What do brand colours say about your business?

Businessman sitting at desk with paintbrush and hands covered in colourful paint

Here’s an interesting question for you: what are the four most popular colours used by the top 100 best selling brands? It’s quite likely that, with so much to think about in terms of getting your brand out there, sharpening up your messaging, and building a bullet proof advertising strategy, that you haven’t considered a question like this.

According to research compiled by Column Five Media, 33% of the top 100 global brands use blue, 29% use red, 28% use black or greyscale, and 13% use yellow or gold. And the vast majority, 95%, only use one or two colours. Of course that is not to say that brands should only use these four colours, that would be absurdly reductive. But it’s worth considering that the colours you choose for your brand communicate important information about your products or services.

This is an appropriate time to introduce a caveat warning: colour is a very subjective thing. Different people interpret colours in different ways and, as always, context is king.

A quick web search will bring up endless lists describing what various colours say about your brand, logo, or even personality. Needless to say, you won’t necessarily agree with the various connotations put forward, but it will give you a handy orientation on the subject.

Let’s take a look at what the top four colours listed above might communicate to audiences.

Blue: stability, security, reliability

Red: energy, intensity, boldness, power

Black: formality, mystery, seriousness, seductiveness

Yellow: joy, sunshine, illumination (think Yell.com)

Colours seem to open up a mainline to our emotions, and using different hues will evoke different feelings or atmospheres.

Colours can be broken down in to two essential categories; warm and cold. Warm colours are associated with energy and boldness, cold colours create a sense of calm and security.

British gas brand colours

British Gas predominantly use blue in their branding. Not only does the colour resonate with the blue flicker of a gas flame or pilot light, the colours tell us that this is a company that will deliver energy security, and will always be there when you need them. At the same time, the use of green suggests a commitment to energy efficiency and environmental values. These brand values are made explicit in their messaging and are reinforced subconsciously in their colour scheme.

Mcdonalds brand colours

MacDonald’s famously use red and yellow: colours that evoke bold energy, fun and excitement. Interestingly, following campaigns for healthier foods in their stores, the brand took to using green for their outlets; a colour that evokes nature, healthy eating, and environmental responsibility.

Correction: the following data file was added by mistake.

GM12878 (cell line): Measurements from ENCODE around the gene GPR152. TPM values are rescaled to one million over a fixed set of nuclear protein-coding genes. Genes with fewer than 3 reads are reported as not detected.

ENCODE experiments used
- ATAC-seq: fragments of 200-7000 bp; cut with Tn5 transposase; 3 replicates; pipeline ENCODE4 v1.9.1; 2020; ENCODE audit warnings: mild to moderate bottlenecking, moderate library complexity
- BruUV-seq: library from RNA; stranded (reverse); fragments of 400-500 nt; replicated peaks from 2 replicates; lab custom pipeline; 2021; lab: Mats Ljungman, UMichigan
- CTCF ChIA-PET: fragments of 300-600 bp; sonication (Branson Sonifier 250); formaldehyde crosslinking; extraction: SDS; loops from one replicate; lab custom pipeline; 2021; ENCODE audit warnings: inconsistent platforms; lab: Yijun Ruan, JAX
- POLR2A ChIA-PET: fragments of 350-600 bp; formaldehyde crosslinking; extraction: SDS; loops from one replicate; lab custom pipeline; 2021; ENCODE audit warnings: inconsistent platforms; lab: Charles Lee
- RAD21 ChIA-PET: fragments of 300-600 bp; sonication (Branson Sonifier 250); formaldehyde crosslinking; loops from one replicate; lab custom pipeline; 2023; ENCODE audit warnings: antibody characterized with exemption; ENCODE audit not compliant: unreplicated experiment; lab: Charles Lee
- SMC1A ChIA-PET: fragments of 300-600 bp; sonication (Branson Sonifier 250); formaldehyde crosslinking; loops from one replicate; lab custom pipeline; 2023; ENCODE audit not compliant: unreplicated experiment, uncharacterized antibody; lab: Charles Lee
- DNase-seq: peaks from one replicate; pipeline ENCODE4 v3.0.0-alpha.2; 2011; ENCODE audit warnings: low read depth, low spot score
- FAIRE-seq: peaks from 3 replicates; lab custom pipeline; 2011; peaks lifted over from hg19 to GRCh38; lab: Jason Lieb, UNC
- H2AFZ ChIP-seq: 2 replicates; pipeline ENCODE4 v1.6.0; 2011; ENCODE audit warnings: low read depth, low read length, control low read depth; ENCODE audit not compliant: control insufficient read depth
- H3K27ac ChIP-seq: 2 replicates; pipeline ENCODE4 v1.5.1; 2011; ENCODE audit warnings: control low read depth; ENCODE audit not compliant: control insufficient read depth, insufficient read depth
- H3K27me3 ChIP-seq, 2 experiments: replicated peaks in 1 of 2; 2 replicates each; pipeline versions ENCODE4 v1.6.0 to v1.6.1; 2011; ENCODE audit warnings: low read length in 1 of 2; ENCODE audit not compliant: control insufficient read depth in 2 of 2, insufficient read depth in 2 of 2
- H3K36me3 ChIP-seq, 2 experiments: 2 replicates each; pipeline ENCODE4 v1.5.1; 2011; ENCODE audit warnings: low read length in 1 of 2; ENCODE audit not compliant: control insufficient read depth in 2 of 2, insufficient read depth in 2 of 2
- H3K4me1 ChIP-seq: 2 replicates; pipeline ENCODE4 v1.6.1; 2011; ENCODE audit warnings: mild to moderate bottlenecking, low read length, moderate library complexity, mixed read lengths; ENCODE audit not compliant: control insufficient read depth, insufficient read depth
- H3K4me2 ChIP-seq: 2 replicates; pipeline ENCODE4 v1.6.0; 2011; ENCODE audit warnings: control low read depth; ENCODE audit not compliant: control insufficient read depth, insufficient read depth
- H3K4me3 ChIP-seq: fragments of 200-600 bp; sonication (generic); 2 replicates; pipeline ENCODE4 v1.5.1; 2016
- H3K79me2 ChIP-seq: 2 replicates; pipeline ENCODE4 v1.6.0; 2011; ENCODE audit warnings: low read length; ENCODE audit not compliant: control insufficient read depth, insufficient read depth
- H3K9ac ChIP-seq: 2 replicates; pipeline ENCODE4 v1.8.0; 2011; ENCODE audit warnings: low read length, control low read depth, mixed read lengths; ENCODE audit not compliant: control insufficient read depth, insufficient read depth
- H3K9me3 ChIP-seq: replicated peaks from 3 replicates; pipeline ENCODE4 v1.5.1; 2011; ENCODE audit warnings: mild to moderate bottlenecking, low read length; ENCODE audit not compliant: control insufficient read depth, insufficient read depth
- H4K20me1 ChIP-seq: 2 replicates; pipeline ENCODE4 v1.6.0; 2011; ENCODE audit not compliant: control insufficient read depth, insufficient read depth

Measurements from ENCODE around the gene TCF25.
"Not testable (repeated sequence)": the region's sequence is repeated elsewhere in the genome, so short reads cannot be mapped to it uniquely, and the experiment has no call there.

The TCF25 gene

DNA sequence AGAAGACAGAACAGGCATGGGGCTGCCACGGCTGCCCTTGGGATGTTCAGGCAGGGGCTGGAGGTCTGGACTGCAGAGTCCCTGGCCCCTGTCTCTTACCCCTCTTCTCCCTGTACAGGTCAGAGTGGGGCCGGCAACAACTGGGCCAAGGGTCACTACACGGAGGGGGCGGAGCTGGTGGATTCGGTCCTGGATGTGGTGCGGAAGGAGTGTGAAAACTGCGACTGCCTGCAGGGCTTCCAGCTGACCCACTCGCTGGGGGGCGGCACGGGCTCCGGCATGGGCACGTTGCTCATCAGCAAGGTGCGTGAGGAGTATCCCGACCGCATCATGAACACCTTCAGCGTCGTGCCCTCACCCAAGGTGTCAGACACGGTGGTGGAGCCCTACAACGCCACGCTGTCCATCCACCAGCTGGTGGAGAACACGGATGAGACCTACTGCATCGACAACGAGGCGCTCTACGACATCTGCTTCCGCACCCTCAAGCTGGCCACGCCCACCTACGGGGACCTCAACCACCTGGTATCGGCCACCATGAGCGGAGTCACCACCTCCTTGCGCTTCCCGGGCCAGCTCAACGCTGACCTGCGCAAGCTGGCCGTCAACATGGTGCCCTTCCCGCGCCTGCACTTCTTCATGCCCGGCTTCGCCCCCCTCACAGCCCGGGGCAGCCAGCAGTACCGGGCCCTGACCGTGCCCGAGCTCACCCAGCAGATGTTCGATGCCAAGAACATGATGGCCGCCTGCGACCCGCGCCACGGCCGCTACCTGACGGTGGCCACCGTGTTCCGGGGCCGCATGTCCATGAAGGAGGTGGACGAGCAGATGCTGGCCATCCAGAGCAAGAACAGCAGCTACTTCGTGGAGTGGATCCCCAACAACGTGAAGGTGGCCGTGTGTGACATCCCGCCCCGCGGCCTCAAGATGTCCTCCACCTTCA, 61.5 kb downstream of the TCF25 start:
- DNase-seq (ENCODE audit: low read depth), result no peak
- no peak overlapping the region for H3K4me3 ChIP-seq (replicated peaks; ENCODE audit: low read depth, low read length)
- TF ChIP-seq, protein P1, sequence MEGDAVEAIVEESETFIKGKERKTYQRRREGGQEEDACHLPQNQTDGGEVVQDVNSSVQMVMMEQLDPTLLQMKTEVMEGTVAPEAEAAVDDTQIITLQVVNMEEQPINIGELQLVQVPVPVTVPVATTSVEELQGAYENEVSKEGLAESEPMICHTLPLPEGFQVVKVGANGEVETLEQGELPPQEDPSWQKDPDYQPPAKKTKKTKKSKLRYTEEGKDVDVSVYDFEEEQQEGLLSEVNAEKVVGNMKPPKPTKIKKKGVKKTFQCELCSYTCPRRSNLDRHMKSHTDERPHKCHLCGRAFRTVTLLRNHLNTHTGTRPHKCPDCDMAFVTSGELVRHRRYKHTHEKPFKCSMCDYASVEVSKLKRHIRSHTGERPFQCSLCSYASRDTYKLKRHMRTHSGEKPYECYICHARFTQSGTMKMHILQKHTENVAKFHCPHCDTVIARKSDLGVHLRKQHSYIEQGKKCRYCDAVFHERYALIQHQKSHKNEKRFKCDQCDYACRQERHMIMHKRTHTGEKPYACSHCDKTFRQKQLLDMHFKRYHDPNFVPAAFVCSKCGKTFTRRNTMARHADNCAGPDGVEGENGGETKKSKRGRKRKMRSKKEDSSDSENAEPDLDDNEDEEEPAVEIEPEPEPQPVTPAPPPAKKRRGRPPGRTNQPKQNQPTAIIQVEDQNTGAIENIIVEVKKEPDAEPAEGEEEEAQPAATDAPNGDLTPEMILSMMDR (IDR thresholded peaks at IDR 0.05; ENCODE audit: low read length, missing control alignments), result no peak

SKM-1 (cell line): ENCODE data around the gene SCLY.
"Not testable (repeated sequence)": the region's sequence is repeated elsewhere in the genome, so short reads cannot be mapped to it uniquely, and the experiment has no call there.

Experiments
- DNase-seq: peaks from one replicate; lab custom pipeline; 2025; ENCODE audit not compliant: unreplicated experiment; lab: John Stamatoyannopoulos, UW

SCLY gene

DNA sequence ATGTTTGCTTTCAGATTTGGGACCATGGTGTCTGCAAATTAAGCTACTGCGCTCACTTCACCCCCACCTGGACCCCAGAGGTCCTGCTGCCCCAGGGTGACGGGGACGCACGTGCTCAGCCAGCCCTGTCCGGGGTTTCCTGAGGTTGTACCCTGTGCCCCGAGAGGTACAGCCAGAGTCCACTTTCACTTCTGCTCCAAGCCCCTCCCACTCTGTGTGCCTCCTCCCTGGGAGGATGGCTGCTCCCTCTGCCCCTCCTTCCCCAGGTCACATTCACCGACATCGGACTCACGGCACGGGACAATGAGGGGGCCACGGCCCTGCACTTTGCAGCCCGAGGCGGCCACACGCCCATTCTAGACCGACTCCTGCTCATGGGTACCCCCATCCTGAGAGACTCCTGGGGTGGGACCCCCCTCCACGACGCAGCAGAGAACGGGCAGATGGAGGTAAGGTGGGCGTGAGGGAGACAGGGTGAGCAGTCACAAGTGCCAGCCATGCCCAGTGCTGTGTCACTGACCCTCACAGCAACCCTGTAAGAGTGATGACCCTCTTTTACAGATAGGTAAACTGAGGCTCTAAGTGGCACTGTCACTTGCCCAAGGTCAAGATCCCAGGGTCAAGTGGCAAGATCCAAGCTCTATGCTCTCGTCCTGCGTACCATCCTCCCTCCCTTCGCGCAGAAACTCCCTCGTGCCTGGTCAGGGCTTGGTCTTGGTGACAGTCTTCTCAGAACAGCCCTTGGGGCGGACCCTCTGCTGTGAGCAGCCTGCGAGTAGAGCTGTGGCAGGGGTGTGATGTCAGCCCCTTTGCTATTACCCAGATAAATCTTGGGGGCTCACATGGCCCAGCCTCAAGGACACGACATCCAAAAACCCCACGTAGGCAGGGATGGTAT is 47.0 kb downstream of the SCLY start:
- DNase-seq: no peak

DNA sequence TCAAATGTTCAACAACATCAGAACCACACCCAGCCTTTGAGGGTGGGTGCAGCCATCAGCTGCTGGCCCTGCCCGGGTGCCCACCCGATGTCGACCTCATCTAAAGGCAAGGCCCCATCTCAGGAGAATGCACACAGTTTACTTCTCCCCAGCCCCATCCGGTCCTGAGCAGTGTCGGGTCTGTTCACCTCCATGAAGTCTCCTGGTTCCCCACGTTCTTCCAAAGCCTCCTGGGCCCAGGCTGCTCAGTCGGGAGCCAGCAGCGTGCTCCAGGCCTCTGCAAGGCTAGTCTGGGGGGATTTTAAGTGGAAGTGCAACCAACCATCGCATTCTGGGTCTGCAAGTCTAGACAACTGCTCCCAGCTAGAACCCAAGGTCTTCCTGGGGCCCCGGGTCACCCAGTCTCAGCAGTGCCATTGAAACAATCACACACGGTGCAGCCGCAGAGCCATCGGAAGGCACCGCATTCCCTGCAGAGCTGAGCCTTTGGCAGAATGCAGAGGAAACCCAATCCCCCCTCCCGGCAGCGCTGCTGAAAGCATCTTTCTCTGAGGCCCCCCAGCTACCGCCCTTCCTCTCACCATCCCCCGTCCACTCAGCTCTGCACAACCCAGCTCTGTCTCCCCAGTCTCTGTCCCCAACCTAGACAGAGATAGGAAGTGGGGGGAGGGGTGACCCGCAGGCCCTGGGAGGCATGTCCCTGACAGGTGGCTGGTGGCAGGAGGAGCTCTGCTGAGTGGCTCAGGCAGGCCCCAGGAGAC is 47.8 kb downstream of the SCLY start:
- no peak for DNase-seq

Cadbury brand colours

A company like Cadburys use purple; a colour associated with luxuriousness, creativity and even nostalgia. Black is a colour that can have many contrasting connotations; from sophistication (Sony), to seduction (Playboy).

Google brand colours

In contrast, Google makes use of a multi-colour brand design, suggesting informality, openness and playfulness whilst also separating the search behemoth out from the 95% of competitors who use no more than two colours. This tells us that taking a creative approach to colour use is more important that simply following the herd.

Choosing the right colours for your brand

Before making decisions about what colours to use for your brand, or for a rebranding exercise, familiarise yourself with the colours used by successful brands in your niche and beyond, and think about why they have chosen the colours they have.

Then think about what message you want your colour scheme to communicate about your brand. Are you a fun loving, friendly organisation? A serious, sophisticated brand? Are you offering your audience security and peace of mind, or fun and entertainment? Joyful leisure activities, or serious commercial services?

A home security firm using Google-style multicolour primary colours may not be appropriate, nor a funeral directors using shocking pink. But then again, maybe your company puts a different spin to the others in your niche; choosing an unconventional colour scheme may flag up that your brand is special, or has a different ethos than the competition, and this may be to your advantage.

The point is, the more clearly you understand what message your brand aims to convey and what identity you want to present, and the more familiar you are with what colours convey what meanings, the greater the chances that you will pick brand colours that communicate your vision effectively to your audience.